‘No’ Hollywood Style

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“Oh, he RSVPs ‘yes’ for everything, just in case he decides to go.”
— Movie star’s aide, explaining why said star didn’t honor his promise to attend a dinner party.

Most “creatives” — what entertainment-industry suits call musicians, writers, actors and other artists (sometimes they’re called “talent,” but sexist moguls also use that word to describe pretty girls walking by their tables at Spago) — have suffered what observers have called the Hollywood No when a powerful honcho who can’t live without their “product” suddenly disappears into the ether like Amelia Earhart.

Some of the heaviest heavyweights return calls and email at lightning speed. Do these bigwigs suddenly become too busy? What gives?

Fear of closing the door on a project that might hit the jackpot elsewhere drives many a Hollywood No. All the major record labels passed on The Beatles, and outright rejecting an opportunity like that is every exec’s worst nightmare.

For some, it’s part of the strategic dance. Like a guy who has a great first date but waits four days to call for another, they want to show interest, but not too much interest.

Pure flakiness cannot be discounted. And not the flakiness that makes Hollywood — at least according to “Google Answers” — the dermatological capital of the U.S. Your project simply flies out of the mogul’s vacuum of a brain.

Sometimes, though, the exec is just being a jerk. A movie producer went wild over a magazine article I’d optioned a couple of years ago. When she didn’t respond to several follow-ups, I called her cell. At first, she thought it was a different Michael, but nimbly retrenched: “I want to be your partner. I’m walking through my office door as we speak and will call you back immediately from my land line.” You know the rest.

Being on the wrong end of a Hollywood No can be devastating for bizzers, but many L.A. civilians face a similar brew of enthusiasm, spaciness and rudeness in social situations.

Say you’re planning a dinner party, an important institution for binding people together in this coreless city. Most invitees who say they’ll show up do, but overbooking is a must because the Hollywood No always looms:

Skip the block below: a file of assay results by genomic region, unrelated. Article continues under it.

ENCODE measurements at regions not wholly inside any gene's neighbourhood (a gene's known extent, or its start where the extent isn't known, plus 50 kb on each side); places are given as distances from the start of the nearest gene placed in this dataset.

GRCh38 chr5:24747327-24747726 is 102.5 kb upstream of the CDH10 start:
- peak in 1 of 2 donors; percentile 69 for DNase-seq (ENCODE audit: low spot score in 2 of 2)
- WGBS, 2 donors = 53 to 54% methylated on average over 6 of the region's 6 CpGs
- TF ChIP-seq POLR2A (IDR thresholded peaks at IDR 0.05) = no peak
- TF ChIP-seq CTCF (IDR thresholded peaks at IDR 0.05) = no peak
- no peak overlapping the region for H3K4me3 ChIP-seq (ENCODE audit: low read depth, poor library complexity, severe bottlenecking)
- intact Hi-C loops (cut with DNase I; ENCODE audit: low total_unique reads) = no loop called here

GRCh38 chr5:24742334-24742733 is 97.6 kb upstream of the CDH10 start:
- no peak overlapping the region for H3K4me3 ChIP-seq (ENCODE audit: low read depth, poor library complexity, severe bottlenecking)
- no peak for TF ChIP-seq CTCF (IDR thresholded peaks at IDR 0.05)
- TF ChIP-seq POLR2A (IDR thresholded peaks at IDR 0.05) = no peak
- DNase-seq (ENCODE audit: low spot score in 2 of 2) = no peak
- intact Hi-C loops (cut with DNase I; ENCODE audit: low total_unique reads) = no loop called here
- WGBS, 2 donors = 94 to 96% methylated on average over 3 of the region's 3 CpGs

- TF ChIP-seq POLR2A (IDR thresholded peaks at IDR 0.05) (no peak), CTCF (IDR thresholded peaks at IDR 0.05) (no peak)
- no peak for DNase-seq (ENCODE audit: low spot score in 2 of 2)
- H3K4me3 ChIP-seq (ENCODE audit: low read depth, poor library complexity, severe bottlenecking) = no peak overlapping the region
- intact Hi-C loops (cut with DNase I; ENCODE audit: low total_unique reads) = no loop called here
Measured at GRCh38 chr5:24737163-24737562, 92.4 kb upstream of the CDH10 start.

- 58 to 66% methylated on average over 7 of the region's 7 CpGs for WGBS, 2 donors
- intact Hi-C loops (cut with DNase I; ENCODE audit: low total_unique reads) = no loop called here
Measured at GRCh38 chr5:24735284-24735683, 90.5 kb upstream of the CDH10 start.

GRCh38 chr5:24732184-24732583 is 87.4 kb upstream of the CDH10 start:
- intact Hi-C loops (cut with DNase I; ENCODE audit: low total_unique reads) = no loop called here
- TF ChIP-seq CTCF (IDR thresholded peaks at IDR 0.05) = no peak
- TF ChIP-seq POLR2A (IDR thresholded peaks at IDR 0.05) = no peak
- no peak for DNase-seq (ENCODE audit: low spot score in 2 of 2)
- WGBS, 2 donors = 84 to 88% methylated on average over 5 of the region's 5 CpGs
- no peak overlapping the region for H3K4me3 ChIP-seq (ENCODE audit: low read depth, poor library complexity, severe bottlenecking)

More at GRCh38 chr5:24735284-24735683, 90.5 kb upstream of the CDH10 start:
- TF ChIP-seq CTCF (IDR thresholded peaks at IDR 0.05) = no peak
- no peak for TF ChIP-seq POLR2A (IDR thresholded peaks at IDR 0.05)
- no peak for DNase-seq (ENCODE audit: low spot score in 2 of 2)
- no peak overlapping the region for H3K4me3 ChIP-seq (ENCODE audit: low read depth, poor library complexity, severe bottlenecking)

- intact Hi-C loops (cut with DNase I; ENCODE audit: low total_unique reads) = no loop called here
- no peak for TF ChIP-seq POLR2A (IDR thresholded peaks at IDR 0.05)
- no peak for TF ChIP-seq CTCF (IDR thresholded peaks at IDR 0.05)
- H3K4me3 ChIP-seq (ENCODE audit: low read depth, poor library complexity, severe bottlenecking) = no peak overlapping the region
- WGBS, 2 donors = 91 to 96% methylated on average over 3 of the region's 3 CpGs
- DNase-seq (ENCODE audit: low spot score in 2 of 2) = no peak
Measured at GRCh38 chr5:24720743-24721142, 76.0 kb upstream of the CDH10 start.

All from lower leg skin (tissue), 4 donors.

1 “Can’t make it tonight after all. Just found out I’m moving.”
2. “I’m on my way, but the traffic is a disaster. I don’t know when I’ll get there and would hate to hang you up, so maybe I should take a rain check. What? I’m in the canyon and you’re breaking up. Call you tomorrow.”
3. “Sorry we didn’t make it last night, but we forgot Jane’s guru was in town. We couldn’t call because we were in silence.”
4. “You mean your party was last night? You told me it was next Saturday.”

The Hollywood No is a key element of a code that, once deconstructed, at least allows the petitioner to take things less personally. A similar but somehow more honorable convention exists in Japan. In their 2005 book Japanese Business Culture and Practices, Jon P. Alston and Isao Takei advise Americans against asking a Japanese businessman a yes or no question. Since saying “no” is considered aggressive, a Japanese executive may give a qualified “yes” “or a vague statement that does not obligate the speaker,” even if there’s no intention to pursue the project.

It’s legitimate to get angry when a rejection isn’t handled with courtesy. But anger, however justifiable, can also be a reflection of dissatisfaction with oneself. Saying “no” can be risky, so sometimes we say “yes” when we don’t mean it just to avoid confrontation. And let’s face it. Who hasn’t said “yes” to an invitation that sounded great at the time only to discover, as the event nears, that you’d rather occupy the couch and root for a serial killer on the latest Dexter episode?

Trying to be Zen about the Hollywood No is all well and good. But it’s not okay — in business or personal affairs — to answer affirmatively and then bail mysteriously. If you don’t want to pursue the project or go to the party, bow out gracefully. If circumstances change, say so. To paraphrase John and Yoko, “All we are saying is give decency a chance.”

Is any of this likely to change? Given human nature and the high stakes involved, the answer is — and I mean this in the old-fashioned sense of the term — “no.”

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